Over the weekend, members of the Democratic National Committee appeared to kill off any hopes of a debate devoted to climate change. Following a Thursday vote by top DNC officials to not hold a presidential debate focused on climate, the full DNC voted 222-137 on Saturday not to even allow candidates to debate the issue at hypothetical non-DNC-sanctioned events. In doing so, the DNC ignored the voices of protesters who, The Mercury News reported, disrupted the meeting in San Francisco with chants of "We can't wait!" DNC Chair Tom Perez has been adamant throughout the public wrangling over the debate that it would be unfair to raise up climate change above all other issues, and this argument has apparently carried the day, even though climate advocates say that the warming planet deserves to be placed at the center of the Democratic agenda.
What makes this decision notable is not that the Democratic establishment has ignored demands from left-wing activists—everyone is surely used to that by now—but has also publicly broken with the vast majority of Democratic candidates who have publicly indicated they want a climate debate, a group that includes not just lefties like Elizabeth Warren but the relatively moderate frontrunner Joe Biden. Confusingly, the Democratic Party is publicly breaking ranks with the most popular and prominent Democrats in the country, and the DNC needs to offer a better explanation of why it is doing what it's doing.
The DNC is largely not a public-facing organization. Its membership, as laid out in the Democratic Party charter, mostly consists of the leadership of the state Democratic parties, the heads of various Democratic organizations like the National Democratic Municipal Officials Conference, and other VIPs appointed by state parties. These people are mostly not famous and the DNC itself is rarely in the news. A full list of its members, if it exists, is very difficult to find.
But the decision to not hold a climate debate isn't just another intraparty squabble, it's a matter of vital public importance. In an oversaturated, overlong 2020 campaign, debate nights still cut through the noise: The first debate in June scored record ratings, and though the second round of debates drew fewer viewers, nearly 10 million people tuned in. Setting aside one of those debates for climate change would create an opportunity to educate Americans about the issue, emphasize its importance, and underline how committed the Democratic Party is to fighting it. (A seven-hour climate change "town hall" scheduled to be livestreamed by CNN will likely have far fewer viewers, and less impact, than an official debate.) While defending his record on climate change in May, Biden said of his attitude in the 80s, "I said, we have an existential threat, we are in a situation where, if we don’t act quickly, we’re going to basically lose almost everything we have… And that’s exactly the case. It’s even more urgent now." Surely nearly every Democrat, in or outside of the DNC, would agree with that.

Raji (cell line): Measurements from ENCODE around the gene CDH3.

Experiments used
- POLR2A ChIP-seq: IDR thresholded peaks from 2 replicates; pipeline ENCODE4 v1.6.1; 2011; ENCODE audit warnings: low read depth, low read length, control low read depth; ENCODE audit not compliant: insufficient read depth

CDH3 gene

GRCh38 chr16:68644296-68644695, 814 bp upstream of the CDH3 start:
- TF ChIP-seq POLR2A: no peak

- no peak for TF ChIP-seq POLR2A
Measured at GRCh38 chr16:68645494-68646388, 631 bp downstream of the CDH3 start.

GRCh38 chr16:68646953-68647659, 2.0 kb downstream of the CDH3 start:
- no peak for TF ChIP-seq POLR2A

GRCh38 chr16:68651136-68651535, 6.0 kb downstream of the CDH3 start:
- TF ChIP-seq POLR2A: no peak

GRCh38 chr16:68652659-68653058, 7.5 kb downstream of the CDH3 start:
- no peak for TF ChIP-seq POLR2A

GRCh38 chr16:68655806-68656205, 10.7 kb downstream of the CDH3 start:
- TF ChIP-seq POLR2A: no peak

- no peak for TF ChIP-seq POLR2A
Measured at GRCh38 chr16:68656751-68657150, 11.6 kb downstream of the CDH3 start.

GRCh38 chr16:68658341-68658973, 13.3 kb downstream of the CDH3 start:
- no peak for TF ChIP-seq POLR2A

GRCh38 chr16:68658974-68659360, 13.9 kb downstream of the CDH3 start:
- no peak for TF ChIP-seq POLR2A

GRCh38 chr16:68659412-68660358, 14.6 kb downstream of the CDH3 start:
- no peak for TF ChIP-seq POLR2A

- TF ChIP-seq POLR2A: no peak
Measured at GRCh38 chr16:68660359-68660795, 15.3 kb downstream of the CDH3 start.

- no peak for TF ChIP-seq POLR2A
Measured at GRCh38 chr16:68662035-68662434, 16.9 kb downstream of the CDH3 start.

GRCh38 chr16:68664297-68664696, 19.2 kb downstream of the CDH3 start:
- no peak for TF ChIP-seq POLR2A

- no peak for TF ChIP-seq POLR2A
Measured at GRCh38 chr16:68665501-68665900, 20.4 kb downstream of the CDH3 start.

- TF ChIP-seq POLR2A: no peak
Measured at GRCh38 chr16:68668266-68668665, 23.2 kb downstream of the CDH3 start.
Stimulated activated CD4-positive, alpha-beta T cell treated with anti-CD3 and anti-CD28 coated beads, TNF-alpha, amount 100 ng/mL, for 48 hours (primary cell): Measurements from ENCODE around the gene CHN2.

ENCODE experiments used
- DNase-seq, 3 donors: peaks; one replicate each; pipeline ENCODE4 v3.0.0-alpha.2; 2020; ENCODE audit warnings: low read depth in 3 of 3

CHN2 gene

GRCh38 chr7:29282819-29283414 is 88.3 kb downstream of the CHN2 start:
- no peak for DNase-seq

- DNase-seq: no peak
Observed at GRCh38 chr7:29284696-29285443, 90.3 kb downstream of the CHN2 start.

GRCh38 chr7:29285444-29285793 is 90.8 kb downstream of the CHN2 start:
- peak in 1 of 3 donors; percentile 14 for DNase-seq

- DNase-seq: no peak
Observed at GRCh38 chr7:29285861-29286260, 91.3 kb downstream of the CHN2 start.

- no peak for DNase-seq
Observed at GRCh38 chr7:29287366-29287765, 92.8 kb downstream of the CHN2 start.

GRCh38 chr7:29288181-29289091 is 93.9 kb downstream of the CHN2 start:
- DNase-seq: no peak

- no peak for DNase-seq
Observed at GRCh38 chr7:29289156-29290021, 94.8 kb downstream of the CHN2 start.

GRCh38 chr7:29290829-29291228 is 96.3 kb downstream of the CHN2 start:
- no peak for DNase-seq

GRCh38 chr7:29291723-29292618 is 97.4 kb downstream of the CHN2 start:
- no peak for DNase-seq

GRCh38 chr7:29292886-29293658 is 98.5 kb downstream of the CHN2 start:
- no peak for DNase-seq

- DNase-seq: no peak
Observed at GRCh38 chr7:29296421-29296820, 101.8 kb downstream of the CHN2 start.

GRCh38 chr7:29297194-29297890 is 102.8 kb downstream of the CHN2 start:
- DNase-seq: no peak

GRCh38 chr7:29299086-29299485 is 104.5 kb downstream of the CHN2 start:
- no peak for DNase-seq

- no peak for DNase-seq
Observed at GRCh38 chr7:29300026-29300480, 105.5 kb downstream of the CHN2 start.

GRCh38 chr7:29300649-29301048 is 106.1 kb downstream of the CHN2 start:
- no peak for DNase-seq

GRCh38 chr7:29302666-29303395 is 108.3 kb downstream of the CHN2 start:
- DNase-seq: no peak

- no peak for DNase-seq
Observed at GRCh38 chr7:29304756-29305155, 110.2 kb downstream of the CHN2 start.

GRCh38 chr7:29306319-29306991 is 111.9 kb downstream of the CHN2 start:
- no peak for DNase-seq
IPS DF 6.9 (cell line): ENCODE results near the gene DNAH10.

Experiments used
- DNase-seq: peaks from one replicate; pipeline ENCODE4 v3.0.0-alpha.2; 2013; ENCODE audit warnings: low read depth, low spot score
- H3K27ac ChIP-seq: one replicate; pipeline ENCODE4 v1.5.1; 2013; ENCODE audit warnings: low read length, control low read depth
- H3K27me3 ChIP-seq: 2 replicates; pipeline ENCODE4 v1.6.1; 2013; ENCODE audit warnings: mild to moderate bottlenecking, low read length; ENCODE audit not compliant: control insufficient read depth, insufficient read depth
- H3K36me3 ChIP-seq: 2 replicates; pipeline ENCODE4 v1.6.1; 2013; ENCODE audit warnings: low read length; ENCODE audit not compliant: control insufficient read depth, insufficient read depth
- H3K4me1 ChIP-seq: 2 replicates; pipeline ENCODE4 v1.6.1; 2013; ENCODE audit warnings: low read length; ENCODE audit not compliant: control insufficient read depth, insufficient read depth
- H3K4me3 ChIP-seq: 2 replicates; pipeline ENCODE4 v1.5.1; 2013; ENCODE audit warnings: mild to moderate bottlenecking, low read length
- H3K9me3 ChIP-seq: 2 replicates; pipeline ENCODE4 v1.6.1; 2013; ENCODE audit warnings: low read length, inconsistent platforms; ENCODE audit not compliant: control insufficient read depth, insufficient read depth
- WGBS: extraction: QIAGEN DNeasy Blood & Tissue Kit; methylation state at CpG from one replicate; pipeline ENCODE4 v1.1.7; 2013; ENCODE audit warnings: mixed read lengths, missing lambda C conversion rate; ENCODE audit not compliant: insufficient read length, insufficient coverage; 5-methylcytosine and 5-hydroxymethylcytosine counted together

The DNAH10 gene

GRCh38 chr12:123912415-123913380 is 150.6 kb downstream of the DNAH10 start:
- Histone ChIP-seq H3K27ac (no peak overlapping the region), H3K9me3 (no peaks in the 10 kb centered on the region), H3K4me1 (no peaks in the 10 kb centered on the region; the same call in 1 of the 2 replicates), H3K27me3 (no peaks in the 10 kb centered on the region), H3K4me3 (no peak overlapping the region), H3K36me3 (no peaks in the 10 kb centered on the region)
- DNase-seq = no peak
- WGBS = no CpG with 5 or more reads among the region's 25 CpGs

So it seems fair to ask why Symone Sanders, a senior Biden adviser, was against holding a climate debate and called it "dangerous territory in the middle of a Democratic primary process." It seems fair to wonder who voted to quash the climate debate, and what positions they hold within the party. (VICE asked the DNC for such a list but did not get a response. We also asked the Biden campaign to clarify its position on a climate debate but have not heard back.) Perez, the DNC chair, wrote that changing the debate rules to devote an event to climate would amount to "putting our thumb on the scale"; it might be fair to wonder whether he was partially motivated by the thousands donated to the DNC by fossil-fuel company executives. Last year, Perez backed a resolution, which the DNC passed overwhelmingly, that allowed the organization to take money from fossil-fuel employees—he said he wanted to make sure the Democrats remain "a party of a big tent where all working people are welcome. We’re not a party that punishes workers simply based on how they make ends meet."
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One might also ask whether the Democratic candidates who have loudly supported a climate debate might be willing to challenge the DNC publicly and agree among themselves to hold such a debate, with or without DNC approval. If Biden, Warren, and Bernie Sanders all said they wouldn't be apart of any debates unless one of them was devoted to climate, surely the DNC would back down. So why have the campaigns not done so? (VICE reached out to the Warren, Sanders, and Kamala Harris campaigns to ask whether they would defy the DNC on the matter, but did not receive a response.)
A slate of candidates feuding openly with the party establishment would be an extreme move. So, for that matter, is banning contributions from the oil industry; so is changing the previously-agreed-to rules to create a climate debate.
But if climate change is a crisis—or, to quote the Democratic Party platform, a "real and urgent threat"—extreme measures would seem warranted. Democrats have two choices that make sense: They can continue to call climate change an existential threat and start acting like it, or they can continue to go about business as usual and stop using the language of crisis. As it stands, the stated position of the Democratic Party seems to be that the world is on fire, but that there’s no reason to do anything differently.
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